by Amy Reiter in Food News & Trends, August 19, 2016
by Amy Reiter in Food News & Trends, July 29, 2016
Department of Advance Planning
Spontaneity has its charms, but if you want to make better food choices, you may want to plan ahead. When people experienced a delay between the time they ordered their food and the time they intended to eat it, they consistently made healthier, lower-calorie choices. And they generally weren’t even aware they were doing so, researchers at Carnegie Mellon University have found. Eric M. VanEpps, who led the research, said it’s not just that people are less hungry when they order in advance and therefore order less; it’s also due to their “bias toward the present,” he said. “If a decision is going to be implemented immediately, we just care about the immediate consequences, and we discount the long-term costs and benefits,” he told The New York Times. “In the case of food, we care about what’s happening right now — like how tasty it is — but discount the long-term costs of an unhealthy meal.” However, when you order a meal ahead of time, he said, “you’re more evenly weighing the short-term and the long-term costs and benefits. You still care about the taste, but you’re more able to exert self control.”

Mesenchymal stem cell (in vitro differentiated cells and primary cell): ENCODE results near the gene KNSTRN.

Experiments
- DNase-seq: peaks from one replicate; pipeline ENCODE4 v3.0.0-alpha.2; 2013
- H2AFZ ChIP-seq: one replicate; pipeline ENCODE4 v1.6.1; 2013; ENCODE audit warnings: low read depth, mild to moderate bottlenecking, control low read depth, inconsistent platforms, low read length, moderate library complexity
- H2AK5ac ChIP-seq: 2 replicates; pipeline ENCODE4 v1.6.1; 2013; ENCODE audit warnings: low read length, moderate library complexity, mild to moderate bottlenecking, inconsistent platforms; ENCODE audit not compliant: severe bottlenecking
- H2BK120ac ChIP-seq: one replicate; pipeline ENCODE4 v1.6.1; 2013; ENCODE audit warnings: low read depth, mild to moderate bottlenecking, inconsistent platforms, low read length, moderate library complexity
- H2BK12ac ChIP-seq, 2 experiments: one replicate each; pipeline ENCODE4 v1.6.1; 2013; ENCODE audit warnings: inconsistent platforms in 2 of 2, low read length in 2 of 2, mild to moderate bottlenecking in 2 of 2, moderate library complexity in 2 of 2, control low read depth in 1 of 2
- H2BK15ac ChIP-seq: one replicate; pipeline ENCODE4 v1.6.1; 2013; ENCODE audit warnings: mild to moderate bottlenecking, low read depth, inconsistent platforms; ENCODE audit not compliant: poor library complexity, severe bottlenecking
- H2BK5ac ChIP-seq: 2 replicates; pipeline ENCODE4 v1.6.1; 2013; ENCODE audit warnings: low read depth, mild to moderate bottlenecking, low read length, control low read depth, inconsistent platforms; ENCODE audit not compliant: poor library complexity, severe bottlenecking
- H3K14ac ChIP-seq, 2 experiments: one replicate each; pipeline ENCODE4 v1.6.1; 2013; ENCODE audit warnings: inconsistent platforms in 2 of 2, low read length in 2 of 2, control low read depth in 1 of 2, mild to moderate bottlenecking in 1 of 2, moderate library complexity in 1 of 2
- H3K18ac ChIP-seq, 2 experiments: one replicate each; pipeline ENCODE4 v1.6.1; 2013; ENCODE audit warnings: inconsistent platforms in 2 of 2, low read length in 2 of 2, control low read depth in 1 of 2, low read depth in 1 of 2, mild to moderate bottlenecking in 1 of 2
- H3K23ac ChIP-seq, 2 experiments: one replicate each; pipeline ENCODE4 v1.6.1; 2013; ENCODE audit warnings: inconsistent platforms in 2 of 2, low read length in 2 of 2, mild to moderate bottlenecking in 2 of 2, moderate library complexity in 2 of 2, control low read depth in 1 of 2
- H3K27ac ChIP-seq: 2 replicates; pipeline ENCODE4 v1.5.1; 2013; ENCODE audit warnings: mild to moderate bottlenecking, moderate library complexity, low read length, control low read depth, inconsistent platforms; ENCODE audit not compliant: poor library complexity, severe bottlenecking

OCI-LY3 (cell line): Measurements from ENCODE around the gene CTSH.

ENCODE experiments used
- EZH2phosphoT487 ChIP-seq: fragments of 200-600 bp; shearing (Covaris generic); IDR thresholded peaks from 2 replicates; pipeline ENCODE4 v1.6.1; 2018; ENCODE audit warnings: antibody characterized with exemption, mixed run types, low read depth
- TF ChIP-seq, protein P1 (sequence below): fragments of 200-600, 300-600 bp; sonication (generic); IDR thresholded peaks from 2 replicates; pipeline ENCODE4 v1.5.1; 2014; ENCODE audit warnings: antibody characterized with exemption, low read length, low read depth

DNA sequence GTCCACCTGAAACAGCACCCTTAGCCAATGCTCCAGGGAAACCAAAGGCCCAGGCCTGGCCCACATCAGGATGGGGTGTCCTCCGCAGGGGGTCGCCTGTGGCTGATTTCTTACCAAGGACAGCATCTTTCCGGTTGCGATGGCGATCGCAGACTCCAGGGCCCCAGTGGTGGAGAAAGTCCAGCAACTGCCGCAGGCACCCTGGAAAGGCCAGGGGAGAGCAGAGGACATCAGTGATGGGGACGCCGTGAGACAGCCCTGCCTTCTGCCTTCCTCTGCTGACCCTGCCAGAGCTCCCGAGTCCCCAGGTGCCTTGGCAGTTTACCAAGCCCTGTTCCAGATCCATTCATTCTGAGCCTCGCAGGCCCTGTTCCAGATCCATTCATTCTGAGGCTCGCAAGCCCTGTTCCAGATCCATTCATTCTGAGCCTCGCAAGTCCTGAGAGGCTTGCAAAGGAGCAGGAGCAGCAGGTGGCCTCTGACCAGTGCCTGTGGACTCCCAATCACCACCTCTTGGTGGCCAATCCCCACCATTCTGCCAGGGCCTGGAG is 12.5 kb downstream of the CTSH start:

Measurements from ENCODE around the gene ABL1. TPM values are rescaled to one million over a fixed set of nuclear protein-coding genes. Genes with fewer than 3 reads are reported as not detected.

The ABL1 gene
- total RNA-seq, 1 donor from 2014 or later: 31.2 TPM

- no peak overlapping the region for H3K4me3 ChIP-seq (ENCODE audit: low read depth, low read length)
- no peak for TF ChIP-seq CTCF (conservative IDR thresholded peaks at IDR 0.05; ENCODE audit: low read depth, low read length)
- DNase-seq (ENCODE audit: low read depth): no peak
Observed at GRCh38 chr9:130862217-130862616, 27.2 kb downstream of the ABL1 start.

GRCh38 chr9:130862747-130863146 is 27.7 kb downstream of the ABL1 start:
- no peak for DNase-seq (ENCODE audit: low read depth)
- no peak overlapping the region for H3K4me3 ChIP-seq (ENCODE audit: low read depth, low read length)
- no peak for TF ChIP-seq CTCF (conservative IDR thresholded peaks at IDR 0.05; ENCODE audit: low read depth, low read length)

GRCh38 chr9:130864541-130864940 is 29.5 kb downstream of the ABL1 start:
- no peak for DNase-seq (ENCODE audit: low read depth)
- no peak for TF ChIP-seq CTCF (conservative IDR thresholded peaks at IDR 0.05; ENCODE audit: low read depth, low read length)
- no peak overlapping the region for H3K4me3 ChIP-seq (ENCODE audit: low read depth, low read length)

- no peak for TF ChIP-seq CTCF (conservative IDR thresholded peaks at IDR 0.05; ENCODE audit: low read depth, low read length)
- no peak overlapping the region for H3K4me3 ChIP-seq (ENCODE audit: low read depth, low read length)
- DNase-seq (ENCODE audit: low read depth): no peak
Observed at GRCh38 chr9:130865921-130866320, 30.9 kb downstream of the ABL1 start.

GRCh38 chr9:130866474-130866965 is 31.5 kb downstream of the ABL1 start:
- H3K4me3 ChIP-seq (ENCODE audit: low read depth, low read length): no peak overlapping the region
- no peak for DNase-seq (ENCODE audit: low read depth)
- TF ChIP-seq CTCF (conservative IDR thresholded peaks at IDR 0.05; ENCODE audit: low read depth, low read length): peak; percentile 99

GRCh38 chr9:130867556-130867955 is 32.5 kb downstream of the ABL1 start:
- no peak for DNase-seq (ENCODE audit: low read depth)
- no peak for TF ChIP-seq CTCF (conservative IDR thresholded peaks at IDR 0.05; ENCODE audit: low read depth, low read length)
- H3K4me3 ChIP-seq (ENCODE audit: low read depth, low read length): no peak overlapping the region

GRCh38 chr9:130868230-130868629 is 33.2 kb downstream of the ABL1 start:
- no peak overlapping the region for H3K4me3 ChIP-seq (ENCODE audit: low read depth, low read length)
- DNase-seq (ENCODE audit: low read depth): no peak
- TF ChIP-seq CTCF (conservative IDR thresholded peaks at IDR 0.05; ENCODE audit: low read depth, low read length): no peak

by Amy Reiter in Food News & Trends, February 12, 2016
Is the American government underwriting your weakness for junk food? A new study appears to confirm what health advocates have been saying for a while: that federally subsidized crops — corn, soybeans, wheat, rice, sorghum, milk and meat — are key ingredients in the foods that account for the most calories in the American diet, fueling the U.S. obesity crisis. At the very top of that list, The New York Times reports, are “grain-based desserts like cookies, doughnuts and granola bars.” Researchers at the Centers for Disease Control and Prevention determined that people who consumed the most federally subsidized foods were 37 percent more likely to be obese, the Times notes, and were “significantly more likely to have belly fat, abnormal cholesterol, and high levels of blood sugar and CRP, a marker of inflammation.” The study’s authors say they hope their findings help policy makers re-examine how they allocate subsidies. Read more
by Toby Amidor in Food News & Trends, September 11, 2012
Organic may be a good deal
If you pay the premium for pricey organic food when you shop for groceries, you may wonder if it’s worth it. A review study just published online in the journal Nature Plants has concluded that when it comes to sustainability — as measured by “productivity, environmental impact, economic viability and social wellbeing” — organic food is definitely worthwhile. Read more
by Toby Amidor in Healthy Tips, November 2, 2011
When I heard the results of this recent study, I wasn’t too surprised. For years, I’ve been privately counseling folks who fall both above and below the poverty line. I’ve seen the patterns and am glad there is now statistical data to prove it. Cost has always been blamed for poor eating habits, but it’s the middle class folks who are most obese. They’re spending their hard earned money on fast food and other convenience cuisine.
Findings for the 2005-2008 National Health and Nutrition Examination Survey (NHANES) found: